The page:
I go on quite a few road trips with my kids (it’s in my description, after all,) so they need something to beat the boredom of sitting in the car for long stretches. We’re planning an epic Southwest road trip for the Fall when the temperatures won’t be so hot. We’ll be gone for 9 days, driving a total of 2000 miles for an average of 4.5 hours per day. I decided it was time to replenish their travel fun packs, and I’m sharing all of my best finds here. I figured it would make the most sense to classify everything by child, so you can get a good idea of the age range and interest for all the items. Though some things will work well for all age groups, so it’s worth scrolling through.
Child #1 is a 5 y.o. boy who’s interested in robots and all kinds of electronics
Help! My Robots Are Lost In The City! This is a seek and find book with super cute robot illustrations. The pictures are larger and the challenges are not quite as difficult as in some seek and find books for older kids.
Robot Coloring Book. What I like about this coloring book is that it has quality illustrations – not just a bunch of generic robot pictures thrown together.
Flexi Crystal. Here’s a really cool and unusual manipulative toy that was new to me. It keeps hands busy and comes with 4 puzzles to solve.
View-Master. My son has been begging me to get him a view-master. It’s a perfect toy for car trips since it can be pointed at the window. This is a classic toy that’s slowly being replaced by electronics, so it’s hard to find a variety of new reels, but you can find plenty of used ones on Ebay. Personally, I like the vintage reels better than modern cartoon ones anyhow. I especially love the old style Disney 3D reels.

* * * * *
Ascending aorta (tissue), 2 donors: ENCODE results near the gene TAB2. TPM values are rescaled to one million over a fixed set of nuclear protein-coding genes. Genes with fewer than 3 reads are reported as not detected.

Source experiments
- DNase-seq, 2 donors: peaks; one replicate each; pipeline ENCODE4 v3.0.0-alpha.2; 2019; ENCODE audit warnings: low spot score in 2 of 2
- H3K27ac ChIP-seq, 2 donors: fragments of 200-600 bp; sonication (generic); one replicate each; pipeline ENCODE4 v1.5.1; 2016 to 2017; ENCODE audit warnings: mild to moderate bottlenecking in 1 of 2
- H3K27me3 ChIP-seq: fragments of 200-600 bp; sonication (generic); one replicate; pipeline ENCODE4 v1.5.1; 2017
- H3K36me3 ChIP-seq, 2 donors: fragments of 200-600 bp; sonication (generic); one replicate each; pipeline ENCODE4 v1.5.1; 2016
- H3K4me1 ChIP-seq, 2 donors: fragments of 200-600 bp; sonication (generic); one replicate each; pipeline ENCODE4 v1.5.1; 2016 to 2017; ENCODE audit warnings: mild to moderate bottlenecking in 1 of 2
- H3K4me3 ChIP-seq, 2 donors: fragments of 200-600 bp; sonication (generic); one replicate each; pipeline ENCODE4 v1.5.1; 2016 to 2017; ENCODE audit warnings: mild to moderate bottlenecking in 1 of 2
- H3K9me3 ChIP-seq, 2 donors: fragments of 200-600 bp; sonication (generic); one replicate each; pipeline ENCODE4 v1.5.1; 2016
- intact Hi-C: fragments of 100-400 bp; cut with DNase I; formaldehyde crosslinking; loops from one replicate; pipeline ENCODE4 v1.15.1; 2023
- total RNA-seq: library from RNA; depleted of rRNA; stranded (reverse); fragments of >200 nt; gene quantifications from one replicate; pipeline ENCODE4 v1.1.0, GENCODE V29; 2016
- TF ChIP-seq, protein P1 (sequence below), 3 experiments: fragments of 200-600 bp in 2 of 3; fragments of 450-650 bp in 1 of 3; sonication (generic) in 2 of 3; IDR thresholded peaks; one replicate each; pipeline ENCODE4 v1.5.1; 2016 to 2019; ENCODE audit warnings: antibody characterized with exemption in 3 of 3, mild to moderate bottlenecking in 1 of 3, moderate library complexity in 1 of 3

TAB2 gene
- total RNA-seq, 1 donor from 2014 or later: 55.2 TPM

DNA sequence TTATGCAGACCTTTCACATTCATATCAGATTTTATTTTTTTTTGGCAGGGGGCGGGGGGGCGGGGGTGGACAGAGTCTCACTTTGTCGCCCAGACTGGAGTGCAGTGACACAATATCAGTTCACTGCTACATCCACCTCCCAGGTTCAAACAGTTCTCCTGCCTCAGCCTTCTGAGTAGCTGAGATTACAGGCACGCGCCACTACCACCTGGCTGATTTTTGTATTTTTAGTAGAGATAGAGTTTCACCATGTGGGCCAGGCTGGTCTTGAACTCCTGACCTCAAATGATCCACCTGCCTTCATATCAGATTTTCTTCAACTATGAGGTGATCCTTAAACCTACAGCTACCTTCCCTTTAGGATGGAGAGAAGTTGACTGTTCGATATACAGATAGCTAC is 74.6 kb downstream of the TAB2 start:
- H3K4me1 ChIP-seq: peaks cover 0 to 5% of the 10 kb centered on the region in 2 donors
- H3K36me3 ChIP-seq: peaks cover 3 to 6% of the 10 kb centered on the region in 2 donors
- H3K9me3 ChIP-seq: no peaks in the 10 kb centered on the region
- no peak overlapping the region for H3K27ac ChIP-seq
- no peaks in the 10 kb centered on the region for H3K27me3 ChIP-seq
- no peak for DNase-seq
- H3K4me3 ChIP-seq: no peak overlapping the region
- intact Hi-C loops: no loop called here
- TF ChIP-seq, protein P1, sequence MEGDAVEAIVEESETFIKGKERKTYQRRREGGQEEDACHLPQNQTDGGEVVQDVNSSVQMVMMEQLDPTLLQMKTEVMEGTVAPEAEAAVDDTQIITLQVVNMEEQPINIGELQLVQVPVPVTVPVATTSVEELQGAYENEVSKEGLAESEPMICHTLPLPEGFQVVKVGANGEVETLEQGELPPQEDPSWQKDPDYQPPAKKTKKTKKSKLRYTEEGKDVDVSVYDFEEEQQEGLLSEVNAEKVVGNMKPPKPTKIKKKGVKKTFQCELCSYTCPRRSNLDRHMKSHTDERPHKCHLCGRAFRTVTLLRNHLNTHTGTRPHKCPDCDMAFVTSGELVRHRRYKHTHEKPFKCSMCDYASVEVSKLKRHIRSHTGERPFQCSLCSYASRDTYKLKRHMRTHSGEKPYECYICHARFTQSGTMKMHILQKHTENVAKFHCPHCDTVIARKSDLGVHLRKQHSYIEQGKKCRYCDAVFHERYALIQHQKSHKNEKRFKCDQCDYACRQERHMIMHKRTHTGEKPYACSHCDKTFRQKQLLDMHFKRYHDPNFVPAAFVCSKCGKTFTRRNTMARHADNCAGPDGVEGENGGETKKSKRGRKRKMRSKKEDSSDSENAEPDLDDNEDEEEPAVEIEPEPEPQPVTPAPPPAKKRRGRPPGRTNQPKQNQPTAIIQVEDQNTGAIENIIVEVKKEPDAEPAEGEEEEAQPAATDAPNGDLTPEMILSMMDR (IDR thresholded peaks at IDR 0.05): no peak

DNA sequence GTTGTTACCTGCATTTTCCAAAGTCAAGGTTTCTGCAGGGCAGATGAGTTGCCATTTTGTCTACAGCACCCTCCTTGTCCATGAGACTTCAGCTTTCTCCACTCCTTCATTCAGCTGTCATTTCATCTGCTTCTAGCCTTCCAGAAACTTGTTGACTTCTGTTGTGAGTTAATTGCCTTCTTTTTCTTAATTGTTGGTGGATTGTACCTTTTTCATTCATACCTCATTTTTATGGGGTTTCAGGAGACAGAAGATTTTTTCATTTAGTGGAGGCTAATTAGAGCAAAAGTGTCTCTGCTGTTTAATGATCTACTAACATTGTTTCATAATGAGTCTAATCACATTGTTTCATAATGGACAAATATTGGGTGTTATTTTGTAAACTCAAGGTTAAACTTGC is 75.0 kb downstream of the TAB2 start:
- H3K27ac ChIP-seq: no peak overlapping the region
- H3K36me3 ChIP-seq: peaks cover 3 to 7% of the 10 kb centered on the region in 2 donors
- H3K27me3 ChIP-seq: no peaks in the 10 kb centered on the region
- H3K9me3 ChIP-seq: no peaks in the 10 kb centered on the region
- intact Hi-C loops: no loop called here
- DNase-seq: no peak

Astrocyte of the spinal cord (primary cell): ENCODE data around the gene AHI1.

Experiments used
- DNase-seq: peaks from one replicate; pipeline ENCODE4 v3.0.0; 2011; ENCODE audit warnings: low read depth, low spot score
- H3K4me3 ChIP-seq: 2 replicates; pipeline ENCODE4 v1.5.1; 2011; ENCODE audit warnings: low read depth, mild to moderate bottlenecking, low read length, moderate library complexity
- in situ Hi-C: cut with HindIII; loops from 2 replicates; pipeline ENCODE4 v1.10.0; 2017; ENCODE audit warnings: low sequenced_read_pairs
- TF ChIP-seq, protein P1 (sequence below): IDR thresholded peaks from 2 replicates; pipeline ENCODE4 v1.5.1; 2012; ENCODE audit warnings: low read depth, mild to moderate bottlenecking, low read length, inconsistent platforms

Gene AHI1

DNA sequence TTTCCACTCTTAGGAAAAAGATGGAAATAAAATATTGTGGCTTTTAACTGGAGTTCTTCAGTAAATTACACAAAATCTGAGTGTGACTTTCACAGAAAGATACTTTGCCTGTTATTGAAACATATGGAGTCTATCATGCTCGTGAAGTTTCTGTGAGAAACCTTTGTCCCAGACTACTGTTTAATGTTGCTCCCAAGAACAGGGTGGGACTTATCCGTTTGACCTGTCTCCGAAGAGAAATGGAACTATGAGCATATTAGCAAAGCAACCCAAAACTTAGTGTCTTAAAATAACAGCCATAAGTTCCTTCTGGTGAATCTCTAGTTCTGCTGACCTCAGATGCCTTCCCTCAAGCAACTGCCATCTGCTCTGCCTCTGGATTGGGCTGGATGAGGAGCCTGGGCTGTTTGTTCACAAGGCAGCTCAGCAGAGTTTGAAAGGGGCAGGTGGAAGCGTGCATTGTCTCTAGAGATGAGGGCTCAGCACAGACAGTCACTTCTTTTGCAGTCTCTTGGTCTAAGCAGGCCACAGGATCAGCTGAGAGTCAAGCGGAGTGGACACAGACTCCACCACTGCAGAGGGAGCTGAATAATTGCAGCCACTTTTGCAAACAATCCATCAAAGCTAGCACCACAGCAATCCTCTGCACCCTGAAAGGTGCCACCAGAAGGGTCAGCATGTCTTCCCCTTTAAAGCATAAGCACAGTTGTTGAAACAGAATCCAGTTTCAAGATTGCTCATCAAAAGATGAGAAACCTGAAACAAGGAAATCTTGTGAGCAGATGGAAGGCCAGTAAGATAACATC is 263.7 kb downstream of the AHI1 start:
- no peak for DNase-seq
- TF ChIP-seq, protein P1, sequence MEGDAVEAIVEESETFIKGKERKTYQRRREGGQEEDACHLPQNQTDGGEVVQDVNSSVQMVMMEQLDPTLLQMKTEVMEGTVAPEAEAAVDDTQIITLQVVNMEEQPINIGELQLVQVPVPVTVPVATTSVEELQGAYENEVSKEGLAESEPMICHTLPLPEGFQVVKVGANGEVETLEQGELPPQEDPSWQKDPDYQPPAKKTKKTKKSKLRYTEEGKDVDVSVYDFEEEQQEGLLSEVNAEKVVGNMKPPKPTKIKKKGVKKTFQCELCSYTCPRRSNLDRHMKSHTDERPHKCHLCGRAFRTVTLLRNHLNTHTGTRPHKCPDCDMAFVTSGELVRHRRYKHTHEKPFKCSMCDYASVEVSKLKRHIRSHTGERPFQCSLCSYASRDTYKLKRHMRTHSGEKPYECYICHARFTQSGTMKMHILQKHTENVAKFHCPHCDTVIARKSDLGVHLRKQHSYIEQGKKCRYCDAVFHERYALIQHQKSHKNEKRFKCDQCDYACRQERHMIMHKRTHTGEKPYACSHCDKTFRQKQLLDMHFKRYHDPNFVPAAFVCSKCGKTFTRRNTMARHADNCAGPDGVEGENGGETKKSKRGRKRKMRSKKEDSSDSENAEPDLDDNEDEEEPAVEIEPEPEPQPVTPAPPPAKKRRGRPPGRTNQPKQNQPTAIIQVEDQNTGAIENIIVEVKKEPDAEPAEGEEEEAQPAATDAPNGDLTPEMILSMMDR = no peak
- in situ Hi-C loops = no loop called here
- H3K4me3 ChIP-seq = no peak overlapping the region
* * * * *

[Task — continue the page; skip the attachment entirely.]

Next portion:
The Anti-Boredom Activity Book. I love the illustrations in this activity book, but what really makes it a good fit for younger kids is that it doesn’t rely too heavily on reading or word searches, but keeps the activities at a slightly easier level.
Magnetic Silly Faces. Sort of like Mr. Potatohead, but with human faces, and in a magnetic tin.
Child #2 is an 8 y.o. girl who loves all kinds of animals and likes to draw
Dover Unicorns Coloring Book. We’ve been using Dover coloring books for years and keep returning to them because they have quality artwork and excellent prices. A couple of other Dover favorites that we’ve bought several times are the horses coloring book and the dinosaurs coloring book.
Unicorns and Dragons Coloring Book. This is a high quality coloring book by artist, Selina Fenech. The artwork is a little more intricate, like an adult coloring book, but still good for kids. Check out her other coloring books if you like fairies, mermaids, and magical forests.
The Klutz Cat’s Cradle Book. In today’s electronic toy market, the classic games stand out as even more special to me – the games that kids have invented over the centuries, just using whatever they had on hand, like a piece of string. Cat’s cradle is a good cooperative game, but some of the formations can also be completed alone. If you never learned how to play string games when you were young, the instructions will show you how.
DK Pocket Genius: Human Body. DK Pocket Genius books are perfect for road trips. They’re only about 4×5″, so they fit into backpacks well, and they’re very affordable. There are so many interesting subjects to choose from, including bugs, rocks and minerals, animals, dogs, horses, and dinosaurs.